> I guess vendors find that totally sexy. IMO installers that
> automatically download crap from the internet themselves are
> horrible. I want to be able to install that thing I downloaded
> yesterday to also work tomorrow when the vendor's web server went
> out of service or I don't have an internet connection (LAN party!).
> Also if you want to install the application on more than one system
> it sucks to have the installer download it multiple times.
Generally I agree with you, but I could see scenarios where it can be
VERY useful. Casual titles still take a beating on their attach rate if
the initial download takes too long, as they still have a lot of
non-hardcore users on dial-up...for them, it could be very useful to get
the user into a GUI as quickly as possible so they don't hit "cancel" in
the browser download window, and do the rest of the download once they
feel invested in the process.
Also, it could be useful for things that have large packages that a user
never installs...Microsoft's Platform SDK does this, for example; why
download 300 megabytes of Itanium tools if you only want the i386
compiler? In these cases, it makes the total bandwidth used
I don't think you're wrong overall, though: I don't intend to use the
feature for any immediate projects, but felt that designing it in made a
lot of sense for some not-so-uncommon conditions.
> I'd also make some sort of authenticity check mandatory in order to
> prevent man in the middle attacks. Ie enforce specification of md5
> or sha1 sums for files in the config file.
The installer doesn't do this now, but it's on the TODO list, both for
complete archives (download or otherwise), and stuff coming from
physical media (catch that reissued disc where the publisher made
unexpected changes, for example).
> Means you can't even compile mojosetup on the pretty recent openSUSE
> 10.2 due to some macro package that is not yet in cmake 2.4.3 but
> only in 2.4.6 ... o_O
That's a problem that solves itself as KDE development moves forward,
since a lot of good improvements to CMake landed in 2.4.6 due to KDE
switching to it. Distros will upgrade; I don't really care what OpenSUSE
10.2 does, because sooner or later OpenSUSE 11 will ship.
CMake solves so many problems, it's worth the initial wait for distros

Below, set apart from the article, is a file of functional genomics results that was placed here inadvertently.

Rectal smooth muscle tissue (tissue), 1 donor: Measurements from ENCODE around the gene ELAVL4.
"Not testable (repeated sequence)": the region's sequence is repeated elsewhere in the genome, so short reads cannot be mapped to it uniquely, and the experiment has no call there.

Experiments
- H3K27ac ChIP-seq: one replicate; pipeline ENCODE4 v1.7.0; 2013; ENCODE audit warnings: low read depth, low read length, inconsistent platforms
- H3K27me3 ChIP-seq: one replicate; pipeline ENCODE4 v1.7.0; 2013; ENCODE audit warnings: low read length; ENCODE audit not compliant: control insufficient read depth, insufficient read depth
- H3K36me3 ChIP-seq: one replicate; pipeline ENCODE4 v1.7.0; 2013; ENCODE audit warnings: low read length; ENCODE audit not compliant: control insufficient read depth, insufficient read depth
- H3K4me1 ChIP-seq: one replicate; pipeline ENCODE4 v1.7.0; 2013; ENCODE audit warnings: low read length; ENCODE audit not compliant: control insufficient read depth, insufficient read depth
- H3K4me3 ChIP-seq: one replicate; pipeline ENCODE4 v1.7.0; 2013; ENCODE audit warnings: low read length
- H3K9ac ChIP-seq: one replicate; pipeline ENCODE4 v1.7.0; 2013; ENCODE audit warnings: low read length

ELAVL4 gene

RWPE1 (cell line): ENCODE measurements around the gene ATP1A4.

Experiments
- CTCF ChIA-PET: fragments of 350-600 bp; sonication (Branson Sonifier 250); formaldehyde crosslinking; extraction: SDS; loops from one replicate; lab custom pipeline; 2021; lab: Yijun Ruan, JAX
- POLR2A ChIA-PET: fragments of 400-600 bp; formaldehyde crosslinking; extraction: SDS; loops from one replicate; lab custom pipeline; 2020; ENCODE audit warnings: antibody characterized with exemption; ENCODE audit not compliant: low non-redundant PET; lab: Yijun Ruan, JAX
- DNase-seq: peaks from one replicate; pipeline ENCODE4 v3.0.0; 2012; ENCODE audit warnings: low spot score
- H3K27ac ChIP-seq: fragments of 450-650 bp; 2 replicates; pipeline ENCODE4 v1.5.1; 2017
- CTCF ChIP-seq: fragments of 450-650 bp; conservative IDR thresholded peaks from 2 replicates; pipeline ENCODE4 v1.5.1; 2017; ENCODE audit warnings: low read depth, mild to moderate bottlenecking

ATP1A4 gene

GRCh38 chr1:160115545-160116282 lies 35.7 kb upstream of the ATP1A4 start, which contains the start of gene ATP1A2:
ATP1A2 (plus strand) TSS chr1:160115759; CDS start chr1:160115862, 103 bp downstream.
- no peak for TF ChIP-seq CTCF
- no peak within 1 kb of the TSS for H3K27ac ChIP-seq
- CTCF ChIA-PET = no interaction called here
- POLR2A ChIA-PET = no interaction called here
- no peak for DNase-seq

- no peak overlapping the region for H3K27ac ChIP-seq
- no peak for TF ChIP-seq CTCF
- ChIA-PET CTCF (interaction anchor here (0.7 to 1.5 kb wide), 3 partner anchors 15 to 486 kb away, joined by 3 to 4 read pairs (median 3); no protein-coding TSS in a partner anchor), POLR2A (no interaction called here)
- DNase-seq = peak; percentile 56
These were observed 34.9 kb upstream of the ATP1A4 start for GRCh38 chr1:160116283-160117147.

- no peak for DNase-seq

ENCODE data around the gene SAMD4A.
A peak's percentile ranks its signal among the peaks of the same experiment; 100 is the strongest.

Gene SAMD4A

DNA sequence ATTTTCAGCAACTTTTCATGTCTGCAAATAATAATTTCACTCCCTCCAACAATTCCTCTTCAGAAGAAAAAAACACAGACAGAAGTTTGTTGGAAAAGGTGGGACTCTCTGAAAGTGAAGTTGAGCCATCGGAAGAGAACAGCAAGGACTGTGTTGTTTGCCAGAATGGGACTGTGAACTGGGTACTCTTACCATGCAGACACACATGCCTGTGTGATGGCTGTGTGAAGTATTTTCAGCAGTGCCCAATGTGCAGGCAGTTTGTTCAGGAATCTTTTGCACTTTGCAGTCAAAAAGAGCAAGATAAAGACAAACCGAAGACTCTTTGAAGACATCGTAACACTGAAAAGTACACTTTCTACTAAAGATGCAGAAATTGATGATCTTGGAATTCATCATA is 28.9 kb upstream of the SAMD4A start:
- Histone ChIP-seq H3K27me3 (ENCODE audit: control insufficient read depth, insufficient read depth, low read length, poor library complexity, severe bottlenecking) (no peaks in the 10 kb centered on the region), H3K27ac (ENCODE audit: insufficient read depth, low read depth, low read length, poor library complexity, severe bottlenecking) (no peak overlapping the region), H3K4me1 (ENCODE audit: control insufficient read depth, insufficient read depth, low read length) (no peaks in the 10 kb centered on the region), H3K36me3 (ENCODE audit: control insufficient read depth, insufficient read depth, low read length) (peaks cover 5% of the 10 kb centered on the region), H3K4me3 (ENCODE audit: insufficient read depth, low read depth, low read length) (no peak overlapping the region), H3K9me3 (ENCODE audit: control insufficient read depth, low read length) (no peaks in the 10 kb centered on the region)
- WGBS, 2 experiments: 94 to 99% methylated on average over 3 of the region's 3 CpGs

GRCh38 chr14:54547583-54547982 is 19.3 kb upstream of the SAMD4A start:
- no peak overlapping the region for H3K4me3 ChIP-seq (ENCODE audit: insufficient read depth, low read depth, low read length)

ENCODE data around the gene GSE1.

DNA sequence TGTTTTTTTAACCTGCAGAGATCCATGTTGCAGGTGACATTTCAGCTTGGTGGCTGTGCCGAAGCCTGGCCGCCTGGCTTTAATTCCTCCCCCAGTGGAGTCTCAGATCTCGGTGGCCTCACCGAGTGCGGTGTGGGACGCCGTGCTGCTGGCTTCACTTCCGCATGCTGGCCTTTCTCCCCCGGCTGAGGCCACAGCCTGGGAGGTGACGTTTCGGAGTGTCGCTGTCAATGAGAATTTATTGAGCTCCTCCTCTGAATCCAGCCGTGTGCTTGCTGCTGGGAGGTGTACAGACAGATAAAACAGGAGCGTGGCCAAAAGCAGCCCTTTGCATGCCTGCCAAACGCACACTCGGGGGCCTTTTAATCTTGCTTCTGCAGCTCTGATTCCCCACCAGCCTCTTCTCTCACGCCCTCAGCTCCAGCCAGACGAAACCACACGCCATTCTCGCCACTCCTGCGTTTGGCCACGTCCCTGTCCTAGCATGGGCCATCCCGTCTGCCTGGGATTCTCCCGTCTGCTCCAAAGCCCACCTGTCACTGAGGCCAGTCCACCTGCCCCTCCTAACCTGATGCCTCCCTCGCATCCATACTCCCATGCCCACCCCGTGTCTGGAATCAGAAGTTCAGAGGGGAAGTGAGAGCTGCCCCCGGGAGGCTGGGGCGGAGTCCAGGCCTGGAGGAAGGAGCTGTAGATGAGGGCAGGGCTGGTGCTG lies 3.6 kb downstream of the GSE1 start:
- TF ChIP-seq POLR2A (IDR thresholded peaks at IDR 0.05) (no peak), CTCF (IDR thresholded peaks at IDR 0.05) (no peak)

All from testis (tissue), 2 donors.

to catch up (or the interim hassle of installing it from source). I am
_never_ going back to autoconf/automake, and I'm switching several of my
other projects to use CMake as well.
I evaluated several other build systems, such as scons, and CMake fit my
needs the best.
> For example a database of installed applications and files and an
> update mechanism. At least the former is a shop stopper feature
Yeah, that's definitely on the TODO list. It's not hard to do, it just
hasn't been done yet.
A lot of the immediate improvements to MojoSetup are going to come from
seeing what people that are building installers need. For example, TTimo
already sent in a large pile of issues, and most are ironed out already.
There are still some glaring omissions (like the inability to launch a
web browser or the newly-installed app), but improvements are
prioritized by what people say they need most.
> After a glance at the source code it looks like you also allow shell
> script hooks. Wouldn't it be better to enfoce lua scripts instead?
> With lua I guess you could intercept file modifications so vendors
> can't do arbitrary stupid things behind the installer's back.
At the moment, there are hooks to call config-file provided Lua
functions, not shell scripts. Some of the loki_setup docs are
cut-and-pasted into a comment right now, though, so I could see what
features I should be thinking about, and one might mention shell scripts.
I have a feeling you can't really ever entirely prevent arbitrary stupid
things, but in the case of Lua, we could at least enforce sandboxing.
For ISVs shipping their own installers, it gives you the whole Lua
runtime by default (including the ability to spawn processes and access
the filesystem). If you're going to run an untrusted binary to start
with, I don't think adding an artificial limitation is reasonable, but
if this becomes something the distros control, sandboxing is easy enough
to enable. This isn't nearly close to the point where we should be
talking about formalizing the installation process in ways we would need
to if distros provided their own MojoSetup binary for third-party
> I noticed that you include zlib and bzip2 source code. Is that
> really necessary? Even if you want to link them statically you can
> just take the system provided libraries.
Precautions for systems that don't have them, and in the case of zlib,
so we can rebuild them with -DZ_PREFIX=1 if statically linking.
That's just my preference for packaging the source...I like that the
build system can recover, without bothering the developer, on systems
without a bzlib2 dev package, even if Linux developers disapprove in